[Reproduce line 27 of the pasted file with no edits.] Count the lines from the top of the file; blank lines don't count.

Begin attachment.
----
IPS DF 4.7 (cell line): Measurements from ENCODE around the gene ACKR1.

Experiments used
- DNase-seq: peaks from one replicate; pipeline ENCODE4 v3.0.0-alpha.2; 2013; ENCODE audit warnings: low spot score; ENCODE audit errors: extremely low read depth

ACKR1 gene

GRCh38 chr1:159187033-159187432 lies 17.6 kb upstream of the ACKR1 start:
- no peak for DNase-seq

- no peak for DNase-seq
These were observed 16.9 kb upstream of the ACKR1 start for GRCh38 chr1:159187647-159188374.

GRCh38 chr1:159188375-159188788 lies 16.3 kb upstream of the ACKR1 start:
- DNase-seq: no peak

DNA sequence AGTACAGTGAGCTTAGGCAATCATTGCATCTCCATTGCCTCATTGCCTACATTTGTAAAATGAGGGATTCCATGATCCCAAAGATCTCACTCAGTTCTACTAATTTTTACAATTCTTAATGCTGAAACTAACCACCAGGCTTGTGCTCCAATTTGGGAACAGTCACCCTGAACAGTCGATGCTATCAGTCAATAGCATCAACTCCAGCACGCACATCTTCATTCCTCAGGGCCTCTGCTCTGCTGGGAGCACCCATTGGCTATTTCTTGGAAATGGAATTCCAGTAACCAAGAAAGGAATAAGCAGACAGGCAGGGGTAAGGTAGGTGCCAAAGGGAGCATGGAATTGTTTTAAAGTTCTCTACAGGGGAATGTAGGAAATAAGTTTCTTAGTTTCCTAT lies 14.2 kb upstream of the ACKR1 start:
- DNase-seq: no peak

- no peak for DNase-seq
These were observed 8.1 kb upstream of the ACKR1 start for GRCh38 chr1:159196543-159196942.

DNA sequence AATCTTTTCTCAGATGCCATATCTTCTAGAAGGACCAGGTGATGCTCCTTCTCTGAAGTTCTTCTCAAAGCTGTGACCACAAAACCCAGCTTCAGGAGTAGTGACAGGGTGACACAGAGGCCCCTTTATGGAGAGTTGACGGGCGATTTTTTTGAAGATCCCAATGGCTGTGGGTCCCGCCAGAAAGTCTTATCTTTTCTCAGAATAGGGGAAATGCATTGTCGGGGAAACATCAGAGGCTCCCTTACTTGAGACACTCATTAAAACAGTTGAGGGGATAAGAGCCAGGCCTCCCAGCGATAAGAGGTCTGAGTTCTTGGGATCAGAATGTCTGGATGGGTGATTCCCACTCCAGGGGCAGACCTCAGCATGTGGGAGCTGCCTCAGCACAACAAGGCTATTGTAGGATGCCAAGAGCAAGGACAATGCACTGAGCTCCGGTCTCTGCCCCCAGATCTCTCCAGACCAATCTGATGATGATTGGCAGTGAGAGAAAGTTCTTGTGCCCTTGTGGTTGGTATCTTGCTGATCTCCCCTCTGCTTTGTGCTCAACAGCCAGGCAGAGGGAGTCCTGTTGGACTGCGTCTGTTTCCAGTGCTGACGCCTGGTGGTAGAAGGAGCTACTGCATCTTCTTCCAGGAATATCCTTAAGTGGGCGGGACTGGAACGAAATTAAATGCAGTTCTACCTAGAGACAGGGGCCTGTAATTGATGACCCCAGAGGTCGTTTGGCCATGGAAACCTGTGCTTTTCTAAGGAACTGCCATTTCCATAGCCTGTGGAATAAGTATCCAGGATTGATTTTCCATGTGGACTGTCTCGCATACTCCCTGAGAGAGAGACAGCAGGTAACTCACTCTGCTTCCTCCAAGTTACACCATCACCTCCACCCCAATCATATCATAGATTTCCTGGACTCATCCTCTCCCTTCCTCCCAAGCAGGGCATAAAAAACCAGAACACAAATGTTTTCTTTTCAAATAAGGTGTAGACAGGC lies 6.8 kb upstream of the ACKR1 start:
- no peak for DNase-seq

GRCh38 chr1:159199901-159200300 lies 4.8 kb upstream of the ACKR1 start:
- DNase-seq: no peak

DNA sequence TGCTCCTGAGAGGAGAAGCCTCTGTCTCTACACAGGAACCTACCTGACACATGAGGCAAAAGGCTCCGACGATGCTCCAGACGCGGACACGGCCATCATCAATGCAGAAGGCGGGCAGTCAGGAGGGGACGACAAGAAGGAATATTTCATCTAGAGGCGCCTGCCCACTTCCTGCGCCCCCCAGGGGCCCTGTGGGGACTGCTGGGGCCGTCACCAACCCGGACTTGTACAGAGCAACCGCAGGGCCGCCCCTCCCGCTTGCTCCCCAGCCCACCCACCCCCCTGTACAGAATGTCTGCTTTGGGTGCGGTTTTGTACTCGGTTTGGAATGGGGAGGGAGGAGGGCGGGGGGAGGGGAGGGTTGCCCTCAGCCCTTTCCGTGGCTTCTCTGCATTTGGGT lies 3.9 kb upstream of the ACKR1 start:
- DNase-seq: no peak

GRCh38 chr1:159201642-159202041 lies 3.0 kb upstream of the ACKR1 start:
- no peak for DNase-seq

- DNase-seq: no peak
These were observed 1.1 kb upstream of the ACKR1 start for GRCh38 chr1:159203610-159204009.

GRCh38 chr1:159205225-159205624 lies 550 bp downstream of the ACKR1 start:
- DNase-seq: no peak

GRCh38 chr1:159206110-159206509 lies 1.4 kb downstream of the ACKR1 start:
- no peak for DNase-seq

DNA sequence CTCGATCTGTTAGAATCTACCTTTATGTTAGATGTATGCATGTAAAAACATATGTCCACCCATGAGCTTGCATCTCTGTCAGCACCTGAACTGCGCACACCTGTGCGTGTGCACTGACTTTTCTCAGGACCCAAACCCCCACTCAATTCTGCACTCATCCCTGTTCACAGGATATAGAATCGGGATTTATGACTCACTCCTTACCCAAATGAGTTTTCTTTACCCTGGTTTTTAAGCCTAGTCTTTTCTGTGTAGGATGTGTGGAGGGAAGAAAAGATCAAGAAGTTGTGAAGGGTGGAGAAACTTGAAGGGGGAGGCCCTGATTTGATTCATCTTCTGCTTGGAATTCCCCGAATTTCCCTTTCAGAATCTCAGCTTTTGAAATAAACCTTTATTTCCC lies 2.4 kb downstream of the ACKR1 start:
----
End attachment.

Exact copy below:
GRCh38 chr1:159206110-159206509 lies 1.4 kb downstream of the ACKR1 start: